Re: roofs, was detail of AAR 1937 boxcar

Patrick Wider <pwider@...>

--- In STMFC@..., Anthony Thompson <thompson@s...> wrote:
Traffic people knew that the cars were rarely loaded to
capacity, so the claim of "converting the saving into revenue load"
was, statistically, silly. And of course US Steel wanted to sell
premium steels, if they could just persuade railroads that they needed
them . . .
I don't think the case is so simple as you state, Pat, certainly
not prior to, say, 1960. Indeed, if "everyone" knew this, those ads you
quote wouldn't have needed to press the point.

I don't see the logic in your point. If I have a car who's tare weight is 50,000 lb. and I load
it with 100 lb. of pillow feathers, I'm hauling 50,100 lb. If I have a car with a tare weight
of 45,000 lb., the same shipment would require hauling 45,100 lb. over the road. 100 lb.
would be well under the load limit of the car. But with a 100-car train of pillow feathers, I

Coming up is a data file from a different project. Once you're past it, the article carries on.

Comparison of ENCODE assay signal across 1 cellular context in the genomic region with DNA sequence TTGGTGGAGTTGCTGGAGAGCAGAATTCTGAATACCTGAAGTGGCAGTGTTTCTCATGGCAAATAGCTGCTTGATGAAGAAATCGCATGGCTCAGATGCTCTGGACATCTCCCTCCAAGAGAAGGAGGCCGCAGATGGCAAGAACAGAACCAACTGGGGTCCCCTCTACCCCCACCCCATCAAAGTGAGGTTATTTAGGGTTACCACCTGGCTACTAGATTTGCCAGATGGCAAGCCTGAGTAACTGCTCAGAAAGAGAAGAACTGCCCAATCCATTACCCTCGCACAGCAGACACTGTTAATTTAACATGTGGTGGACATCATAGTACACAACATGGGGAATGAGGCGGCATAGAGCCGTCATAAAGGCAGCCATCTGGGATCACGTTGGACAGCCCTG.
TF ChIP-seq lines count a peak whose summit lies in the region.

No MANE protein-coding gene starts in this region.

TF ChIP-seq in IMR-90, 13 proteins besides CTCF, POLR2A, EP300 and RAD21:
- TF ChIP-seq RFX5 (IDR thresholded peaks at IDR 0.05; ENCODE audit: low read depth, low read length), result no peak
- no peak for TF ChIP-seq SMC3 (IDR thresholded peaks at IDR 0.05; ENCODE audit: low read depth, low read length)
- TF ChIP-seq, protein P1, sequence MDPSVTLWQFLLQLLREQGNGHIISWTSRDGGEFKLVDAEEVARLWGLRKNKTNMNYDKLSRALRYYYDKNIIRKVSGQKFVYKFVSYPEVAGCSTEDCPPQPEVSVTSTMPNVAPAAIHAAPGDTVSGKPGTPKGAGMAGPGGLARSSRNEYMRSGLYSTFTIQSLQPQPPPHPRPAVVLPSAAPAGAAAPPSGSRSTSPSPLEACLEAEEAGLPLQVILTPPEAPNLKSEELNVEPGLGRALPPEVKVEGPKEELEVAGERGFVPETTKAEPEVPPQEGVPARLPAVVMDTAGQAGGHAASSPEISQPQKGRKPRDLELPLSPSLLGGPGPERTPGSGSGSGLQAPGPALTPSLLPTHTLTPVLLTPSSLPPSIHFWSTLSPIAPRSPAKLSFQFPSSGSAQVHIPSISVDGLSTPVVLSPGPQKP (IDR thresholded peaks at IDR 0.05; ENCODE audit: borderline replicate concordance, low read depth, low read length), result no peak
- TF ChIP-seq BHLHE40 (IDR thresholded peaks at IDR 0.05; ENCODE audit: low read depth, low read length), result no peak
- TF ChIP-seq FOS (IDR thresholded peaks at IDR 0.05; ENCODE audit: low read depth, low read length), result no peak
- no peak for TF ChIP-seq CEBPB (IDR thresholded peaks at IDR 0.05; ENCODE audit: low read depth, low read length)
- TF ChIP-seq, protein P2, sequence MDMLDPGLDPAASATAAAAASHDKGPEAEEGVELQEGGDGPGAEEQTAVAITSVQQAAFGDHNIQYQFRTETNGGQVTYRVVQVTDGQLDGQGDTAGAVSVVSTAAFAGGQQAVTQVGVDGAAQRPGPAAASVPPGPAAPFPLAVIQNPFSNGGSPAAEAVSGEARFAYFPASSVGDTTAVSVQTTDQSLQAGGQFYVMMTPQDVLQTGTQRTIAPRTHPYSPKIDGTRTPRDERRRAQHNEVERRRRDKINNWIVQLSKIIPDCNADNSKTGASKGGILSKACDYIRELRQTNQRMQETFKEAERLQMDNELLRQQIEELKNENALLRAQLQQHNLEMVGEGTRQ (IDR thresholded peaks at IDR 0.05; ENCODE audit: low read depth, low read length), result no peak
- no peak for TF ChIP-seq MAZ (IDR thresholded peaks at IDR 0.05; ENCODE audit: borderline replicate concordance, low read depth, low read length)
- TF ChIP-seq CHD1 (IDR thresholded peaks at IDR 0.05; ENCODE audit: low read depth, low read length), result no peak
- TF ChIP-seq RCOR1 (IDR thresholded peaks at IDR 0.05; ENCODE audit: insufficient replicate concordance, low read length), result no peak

would need less helpers going up Sherman Hill with the lighter cars or I could run maybe a
110-car train of pillow feathers using the same amount of helpers hauling the lighter cars.
Wouldn't the lighter cars produce a meaningful savings for the railroads? And wouldn't
that be obvious? It seems for some railroads such as the Milwaukee Road, they also
needed more cubic capacity, hence Nystrom's design for the 50000-series of 50' box cars.
They were the "high-cube" box cars of their era (5,157 cu. ft.). But the savings I describe
above would still apply even for these cars if they could be built lighter (less mass).

Also, most of the RME and RA articles on new car designs usually specified the light weight
to cubic capacity ratio of the freight cars (in addition to the load limit to gross load ratio).
For example, it was 9.35 lb. per cu. ft. for the Milwaukee 50000-series cars, a low value
for the time. (RME, Dec. 1941, p.508). It seems the railway mechanical engineers of the
time thought that lighter was better.

So it still seems simple to me. It's F = MA. As I said, "lightness is good" (assuming the
new designs don't fall apart - Note I also said durability was a desirable characteristic). By
the way, ads often state the obvious - Wonder Bras do wonderful things!!!!

Pat Wider

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